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Sixers Notebook: Halfway point features a stinker, but optimism

PHILADELPHIA — The first half of the Sixers’ regular season is over, capped Thursday by a 133-114 loss to the Oklahoma City Thunder.

Despite the defeat, they are 25-16, largely healthy, winners of six of their last eight and lingering in the Eastern Conference’s higher tier.

Doc Rivers will take it. He will also take it in stride.

“I think we’re going to be really good,” he said. “We’ve had a lot of injuries, so we are a work in progress. I like our team.”

The Sixers are built to be good, with four highly paid veteran starters and an experienced bench, a well compensated coach and a thirsty fan base. But in recent weeks, they had been even better. Yet just when they thought they had some things figured, they allowed the Thunder to score 52 points in the paint and shoot 43.8 percent from the arc.

“That was just a bad effort from our team,” Rivers said. “And we all – me, everybody – have to take responsibility and be better.”

That was Rivers’ stance after the game, as it was before, when he insisted the Sixers are not yet whole.

“That’s everywhere,” he said. “Everywhere. I think you can go through 30 coaches and they will tell you the same thing. Our work never stops. We look at both sides of the floor. We’ve made defensive runs throughout the season where we’ve been great. We’ve had stretches offensively where we’ve looked great. We just have to keep moving and getting better.”

• • •

Naturally reluctant to stray from what has worked, Rivers went back Thursday to his preferred starting unit of Joel Embiid, James Harden, Tobias Harris, Tyrese Maxey and P.J. Tucker.

While he has been firm in support of that unit in the past, he has leaked recent hints that as he continues the work progression, something could change in the second half of the season, with De’Anthony Melton continuing to rise enough in depth-chart status to win the occasional start.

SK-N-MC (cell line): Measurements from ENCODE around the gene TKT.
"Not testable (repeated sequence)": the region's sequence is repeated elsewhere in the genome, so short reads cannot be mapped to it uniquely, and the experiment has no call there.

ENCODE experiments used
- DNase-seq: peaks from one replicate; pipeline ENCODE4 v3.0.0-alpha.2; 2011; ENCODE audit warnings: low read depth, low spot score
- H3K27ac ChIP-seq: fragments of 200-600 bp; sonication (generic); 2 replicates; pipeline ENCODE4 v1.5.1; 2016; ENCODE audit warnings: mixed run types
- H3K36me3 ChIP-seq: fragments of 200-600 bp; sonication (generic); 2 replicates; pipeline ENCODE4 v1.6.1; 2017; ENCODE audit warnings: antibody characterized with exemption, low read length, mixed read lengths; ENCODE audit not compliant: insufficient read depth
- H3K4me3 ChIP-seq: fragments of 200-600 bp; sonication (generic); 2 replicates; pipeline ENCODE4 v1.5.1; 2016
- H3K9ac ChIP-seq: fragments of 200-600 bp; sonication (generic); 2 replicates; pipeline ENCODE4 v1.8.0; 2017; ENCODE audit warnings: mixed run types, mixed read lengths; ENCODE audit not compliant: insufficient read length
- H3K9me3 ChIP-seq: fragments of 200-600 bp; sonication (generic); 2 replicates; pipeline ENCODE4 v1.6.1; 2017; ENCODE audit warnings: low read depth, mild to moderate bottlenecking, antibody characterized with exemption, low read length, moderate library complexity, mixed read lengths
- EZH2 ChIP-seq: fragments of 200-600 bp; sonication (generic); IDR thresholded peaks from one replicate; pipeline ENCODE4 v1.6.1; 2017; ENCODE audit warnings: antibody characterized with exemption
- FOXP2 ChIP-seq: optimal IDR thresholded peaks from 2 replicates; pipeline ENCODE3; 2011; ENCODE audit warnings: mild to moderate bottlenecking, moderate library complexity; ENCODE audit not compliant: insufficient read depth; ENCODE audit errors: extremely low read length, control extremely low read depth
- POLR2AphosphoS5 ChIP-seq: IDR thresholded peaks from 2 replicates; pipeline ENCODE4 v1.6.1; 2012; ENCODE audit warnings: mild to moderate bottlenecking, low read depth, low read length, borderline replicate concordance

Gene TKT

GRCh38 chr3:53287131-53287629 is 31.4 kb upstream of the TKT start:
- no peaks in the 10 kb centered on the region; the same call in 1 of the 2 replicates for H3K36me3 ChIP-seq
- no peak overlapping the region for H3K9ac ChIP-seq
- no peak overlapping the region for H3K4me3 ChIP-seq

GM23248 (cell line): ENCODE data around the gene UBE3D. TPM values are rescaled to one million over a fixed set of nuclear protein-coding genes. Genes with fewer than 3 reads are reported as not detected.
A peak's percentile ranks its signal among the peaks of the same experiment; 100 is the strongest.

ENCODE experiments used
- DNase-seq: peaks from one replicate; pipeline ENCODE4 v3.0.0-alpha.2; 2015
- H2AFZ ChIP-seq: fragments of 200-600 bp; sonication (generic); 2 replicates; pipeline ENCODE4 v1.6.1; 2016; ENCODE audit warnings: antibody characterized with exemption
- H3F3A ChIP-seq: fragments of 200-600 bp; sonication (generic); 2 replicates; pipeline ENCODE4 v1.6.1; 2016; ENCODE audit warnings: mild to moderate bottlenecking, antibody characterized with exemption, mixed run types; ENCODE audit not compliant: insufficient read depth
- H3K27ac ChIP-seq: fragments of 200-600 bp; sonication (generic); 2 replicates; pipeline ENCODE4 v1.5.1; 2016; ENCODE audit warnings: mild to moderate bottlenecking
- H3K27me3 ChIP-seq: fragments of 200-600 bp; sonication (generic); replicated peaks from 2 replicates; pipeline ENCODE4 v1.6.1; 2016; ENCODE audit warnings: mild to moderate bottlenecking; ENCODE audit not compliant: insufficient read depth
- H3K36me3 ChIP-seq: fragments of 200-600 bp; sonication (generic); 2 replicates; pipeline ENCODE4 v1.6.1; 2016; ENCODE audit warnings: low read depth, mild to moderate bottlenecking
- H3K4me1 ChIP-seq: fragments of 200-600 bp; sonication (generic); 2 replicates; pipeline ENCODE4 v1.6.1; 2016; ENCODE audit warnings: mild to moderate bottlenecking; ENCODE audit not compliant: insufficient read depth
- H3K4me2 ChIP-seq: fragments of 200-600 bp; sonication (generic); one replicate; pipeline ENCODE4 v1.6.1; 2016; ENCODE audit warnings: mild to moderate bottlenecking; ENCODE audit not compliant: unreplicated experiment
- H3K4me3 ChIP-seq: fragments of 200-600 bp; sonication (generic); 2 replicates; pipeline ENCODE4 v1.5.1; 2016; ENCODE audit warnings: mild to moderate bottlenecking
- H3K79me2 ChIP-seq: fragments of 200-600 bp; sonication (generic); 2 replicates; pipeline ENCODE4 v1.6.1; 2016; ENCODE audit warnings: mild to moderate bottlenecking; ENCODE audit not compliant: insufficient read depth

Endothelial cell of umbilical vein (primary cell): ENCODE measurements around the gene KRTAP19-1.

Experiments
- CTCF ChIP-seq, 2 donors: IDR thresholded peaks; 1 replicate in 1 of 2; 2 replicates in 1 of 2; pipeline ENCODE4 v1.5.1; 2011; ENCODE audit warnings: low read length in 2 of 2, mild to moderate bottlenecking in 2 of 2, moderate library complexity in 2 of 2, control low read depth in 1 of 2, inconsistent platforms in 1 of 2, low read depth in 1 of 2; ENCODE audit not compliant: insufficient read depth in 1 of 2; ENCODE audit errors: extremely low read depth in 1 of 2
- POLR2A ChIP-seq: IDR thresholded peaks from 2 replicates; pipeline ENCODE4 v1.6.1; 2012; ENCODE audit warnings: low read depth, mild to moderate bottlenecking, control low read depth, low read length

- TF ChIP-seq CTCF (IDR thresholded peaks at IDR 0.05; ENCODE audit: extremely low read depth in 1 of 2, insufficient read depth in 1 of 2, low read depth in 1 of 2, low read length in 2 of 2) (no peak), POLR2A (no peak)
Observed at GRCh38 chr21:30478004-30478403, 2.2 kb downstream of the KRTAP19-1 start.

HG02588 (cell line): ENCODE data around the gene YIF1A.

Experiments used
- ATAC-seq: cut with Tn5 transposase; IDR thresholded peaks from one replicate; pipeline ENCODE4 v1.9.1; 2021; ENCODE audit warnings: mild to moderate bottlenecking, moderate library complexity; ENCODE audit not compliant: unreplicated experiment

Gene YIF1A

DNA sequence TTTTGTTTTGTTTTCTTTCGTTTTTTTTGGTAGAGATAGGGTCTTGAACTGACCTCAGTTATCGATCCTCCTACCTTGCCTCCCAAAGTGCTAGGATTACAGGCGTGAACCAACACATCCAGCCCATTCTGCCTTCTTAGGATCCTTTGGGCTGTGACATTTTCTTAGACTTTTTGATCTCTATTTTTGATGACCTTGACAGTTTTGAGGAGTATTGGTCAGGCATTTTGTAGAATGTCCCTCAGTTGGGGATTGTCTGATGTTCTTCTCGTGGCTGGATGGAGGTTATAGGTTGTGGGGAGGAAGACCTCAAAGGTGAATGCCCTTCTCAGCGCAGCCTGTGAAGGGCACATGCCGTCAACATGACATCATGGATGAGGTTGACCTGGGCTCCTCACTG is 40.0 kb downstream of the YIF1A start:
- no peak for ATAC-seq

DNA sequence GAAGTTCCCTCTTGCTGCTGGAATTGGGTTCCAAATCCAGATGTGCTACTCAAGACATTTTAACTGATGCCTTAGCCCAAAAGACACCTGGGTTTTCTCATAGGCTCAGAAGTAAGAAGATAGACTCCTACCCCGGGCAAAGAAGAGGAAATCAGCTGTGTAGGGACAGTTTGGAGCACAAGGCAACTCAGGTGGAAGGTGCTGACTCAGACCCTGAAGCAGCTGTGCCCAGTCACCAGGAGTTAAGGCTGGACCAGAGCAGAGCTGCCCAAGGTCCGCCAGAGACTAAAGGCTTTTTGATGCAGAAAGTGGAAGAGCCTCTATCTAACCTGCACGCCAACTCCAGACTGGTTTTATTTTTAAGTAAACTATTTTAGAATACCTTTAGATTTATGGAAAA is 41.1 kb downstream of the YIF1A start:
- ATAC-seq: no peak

“We like him in both roles,” Rivers said. “He’s an elite defender and we know that. But on the other hand, when you put Tyrese and Tobias and that group out there, they are elite offensively. So we’ll see.”

• • •

Just before the crack of the regular season, the numbers not aligning correctly, the Sixers needed to waive 2020 second-round draft pick Isaiah Joe.

And that would have been the elite-shooting Arkansas product showing up with the Thunder Thursday averaging 13 minutes, shooting 46.1 percent overall and 43.5 percent from deep, then scoring seven points in 16:05.

“I give him a lot of credit,” Thunder coach Mark Daigneault said. “He was waived after training camp, and camp is critical for your team coming together. So he had limited opportunities to show what he could do. So he was kind of at the back of the line. But early on, every time we threw him out there, he was ready to play. He plays defense. He competes. He plays inside the team structure. And the more opportunity he got, the more he rose to it.”

• • •

Shai Gilgious-Alexander, who entered ranked fourth in the NBA with a 30.8 scoring average then scored 37 points, began his career playing for Rivers with the Clippers.

The 11th overall pick in the 2018 draft averaged 10.8 points as a rookie before a trade to Oklahoma City.

“When he came into the league, he played at an NBA pace already,” Rivers said. “You can see that. His ability to change pace and speed and finish through contact is what makes him really good.

“I don’t think anyone saw him as a potential 30-point-a-game scorer. But I did think he was a potential All-Star.”

Source: Berkshire mont

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